Fundraising plan sends i-Cable shares on roller-coaster ride
Developer-led consortium expects 10% staff cut at Hong Kong's first pay TV
JENNIFER LO, Nikkei staff writer
HONG KONG -- Hong Kong's struggling pay television operator i-Cable Communications announced that white knights led by pro-China property tycoons had come to its rescue, sending its shares up nearly 18% after a sharp selloff earlier on Friday.
I-Cable shares plunged during morning trading, after the announcement of a fundraising plan sparked concerns over stock dilution and the growing influence of China's "red capitalists" -- businessmen with close ties with Beijing -- on media freedom in the former British colony.
At one point, the stock was down 25% from the previous close on Monday, at HK$0.46 -- a roughly 14-month low -- but it rebounded in the afternoon session to close at HK$0.72. The shares were suspended on Tuesday pending an announcement.
The TV operator said late on Thursday that it would seek to raise 704 million Hong Kong dollars ($91 million) through an open offer that is likely to make Hong Kong developer Henry Cheng Kar-shun, chairman of New World Development, a major investor in i-Cable.
However, the fundraising plan will come at a cost. Up to 10% of i-Cable's 2,000 workforce could be laid off as part of a HK$200 million cost-reduction exercise, according to its new investors -- a consortium led by Forever Top (Asia).
Forever Top is 31%-owned by Cheng, who has refrained from appearing in public after news surfaced in January that he had suffered a stroke. Other shareholders include David Chiu Tat-cheong of developer Far East Consortium, Li Sze Lim of Chinese developer Guangzhou R&F Properties and Zhao Linghuan of Chinese equity firm Hony Capital.
"The TV industry won't die. It still has room for development," said Chiu, who is also chairman of Forever Top, speaking at a press briefing on Friday. "My passion for TV never fades."
Chiu, a tycoon whose father founded the now-defunct ATV station, tried to apply for a free-to-air TV license in 2015 but saw no progress. He stressed his emotional attachment to the industry but said job cuts would be "inevitable" for a cash-strapped company, without revealing details.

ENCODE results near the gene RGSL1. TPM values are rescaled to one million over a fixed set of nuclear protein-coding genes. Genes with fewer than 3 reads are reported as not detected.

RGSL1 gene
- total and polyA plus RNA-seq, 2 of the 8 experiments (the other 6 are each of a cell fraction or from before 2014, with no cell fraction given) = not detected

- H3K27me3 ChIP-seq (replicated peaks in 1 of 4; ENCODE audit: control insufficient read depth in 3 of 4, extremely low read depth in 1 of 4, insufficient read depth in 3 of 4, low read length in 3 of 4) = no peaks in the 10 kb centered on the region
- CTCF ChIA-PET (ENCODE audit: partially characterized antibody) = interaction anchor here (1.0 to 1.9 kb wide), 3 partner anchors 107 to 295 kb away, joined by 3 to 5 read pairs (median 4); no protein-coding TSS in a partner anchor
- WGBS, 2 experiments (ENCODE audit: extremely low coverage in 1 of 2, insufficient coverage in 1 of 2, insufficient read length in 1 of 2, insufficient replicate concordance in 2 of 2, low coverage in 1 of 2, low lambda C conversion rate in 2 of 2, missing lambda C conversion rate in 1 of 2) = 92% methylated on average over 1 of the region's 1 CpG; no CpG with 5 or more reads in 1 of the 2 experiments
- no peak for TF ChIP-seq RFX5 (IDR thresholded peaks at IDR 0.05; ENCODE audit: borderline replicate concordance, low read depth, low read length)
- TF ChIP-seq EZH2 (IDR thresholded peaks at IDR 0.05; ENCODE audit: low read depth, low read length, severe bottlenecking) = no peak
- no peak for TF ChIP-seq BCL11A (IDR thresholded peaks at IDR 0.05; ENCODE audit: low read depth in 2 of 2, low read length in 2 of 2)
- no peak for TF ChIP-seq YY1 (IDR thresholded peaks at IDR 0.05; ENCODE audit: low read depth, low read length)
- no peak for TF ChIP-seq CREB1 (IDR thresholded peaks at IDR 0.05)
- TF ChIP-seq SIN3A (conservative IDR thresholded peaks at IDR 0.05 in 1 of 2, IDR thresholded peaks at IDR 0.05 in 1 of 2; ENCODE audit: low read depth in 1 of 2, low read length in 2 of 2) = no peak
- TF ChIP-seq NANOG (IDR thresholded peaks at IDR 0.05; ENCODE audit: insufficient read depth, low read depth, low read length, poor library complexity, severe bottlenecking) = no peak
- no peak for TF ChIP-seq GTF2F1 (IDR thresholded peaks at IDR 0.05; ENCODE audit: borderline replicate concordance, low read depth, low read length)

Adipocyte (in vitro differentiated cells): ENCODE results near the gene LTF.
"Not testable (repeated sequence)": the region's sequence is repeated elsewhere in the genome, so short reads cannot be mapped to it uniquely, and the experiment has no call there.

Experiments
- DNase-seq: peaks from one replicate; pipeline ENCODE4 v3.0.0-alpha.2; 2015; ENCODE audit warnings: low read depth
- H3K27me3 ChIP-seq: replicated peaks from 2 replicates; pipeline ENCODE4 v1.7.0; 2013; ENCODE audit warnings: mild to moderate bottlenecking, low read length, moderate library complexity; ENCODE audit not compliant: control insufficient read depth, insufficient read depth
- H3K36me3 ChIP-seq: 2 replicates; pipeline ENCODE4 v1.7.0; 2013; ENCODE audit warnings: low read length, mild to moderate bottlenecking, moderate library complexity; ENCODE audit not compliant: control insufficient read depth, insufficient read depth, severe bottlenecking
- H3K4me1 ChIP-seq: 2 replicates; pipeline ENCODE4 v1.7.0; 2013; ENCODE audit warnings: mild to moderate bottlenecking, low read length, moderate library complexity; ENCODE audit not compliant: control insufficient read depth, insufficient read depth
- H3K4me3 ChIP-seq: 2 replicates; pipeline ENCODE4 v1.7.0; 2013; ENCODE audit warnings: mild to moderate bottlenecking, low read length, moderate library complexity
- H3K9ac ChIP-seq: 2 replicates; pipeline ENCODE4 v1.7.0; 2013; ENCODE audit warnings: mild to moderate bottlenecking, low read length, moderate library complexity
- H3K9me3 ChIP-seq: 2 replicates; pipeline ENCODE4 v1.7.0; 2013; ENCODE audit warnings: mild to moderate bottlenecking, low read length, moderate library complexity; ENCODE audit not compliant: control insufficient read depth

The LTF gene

I-Cable, which is currently owned by Wharf, a subsidiary of Hong Kong developer Wheelock, saw its loss widen to HK$313 million last year on dwindling advertising revenue and growing competition after eight years in the red. Wharf decided last month it would cease funding to the two-decade-old TV operator and focus on property development.
Chiu said i-Cable's broadband business, which remains profitable, would be a brighter spot for future growth. Forever Top has plans to invest up to HK$4 billion in producing new programs and buying equipment over the next five years. While i-Cable's 24-hour news channel is likely to stay, resources will be diverted to strengthen its financial news department and boost the number of channels to 180, up from around 130 currently.
I-Cable received approval for a pay-TV license until 2029 and is launching its free-to-air TV operations next month, but industry players are less optimistic about its prospects. William Yeung Chu-kwong, chief executive at Hong Kong Broadband Network, said traditional pay TV has "no future" and will be replaced by on-demand over-the-top TV services.
Skeptics also are concerned that i-Cable's relatively liberal editorial stance will be jeopardized with more pro-China businessmen as its investors. The TV operator's news department is known for its in-depth investigation into sensitive political and human rights issues in Hong Kong and China.
Forever Top's Chiu dismissed such concerns despite his close business ties with the mainland, saying: "Mr. Cheng and I are not red capitalists... Which Hong Kong company does not have investments in China?
Under the agreement with Forever Top, i-Cable will issue 3.35 billion new shares. Qualifying shareholders will have the choice to take up five shares for every three existing shares they own, at a price of HK$0.12. The offer price is a 66% discount to the stock's last traded price following its suspension from trading on Tuesday.
Forever Top would become the new top shareholder in i-Cable with a stake exceeding 60% if all existing shareholders, including Wharf, choose not to take the new shares. Meanwhile, Wharf will not take on any of the new issuances but convert its HK$300 million debts in i-Cable into equity stakes.
Commenting on the fundraising plan, Patrick Pun, chief investment officer at Astrum Capital Management, said the amount of new capital being raised was quite large, and would significantly dilute the shares of smaller investors.
Chiu saw it differently although he admitted that he began to watch i-Cable TV programs only recently. Asked about his long-time partner New World's Cheng, Chiu said their discussion about the i-Cable deal was completed in 10 minutes as both share a similar vision.
"We sincerely believe in the TV industry and the broadband industry, and will continue to expand it."
NQN staff writer Noriko Okemoto in Hong Kong contributed to this story.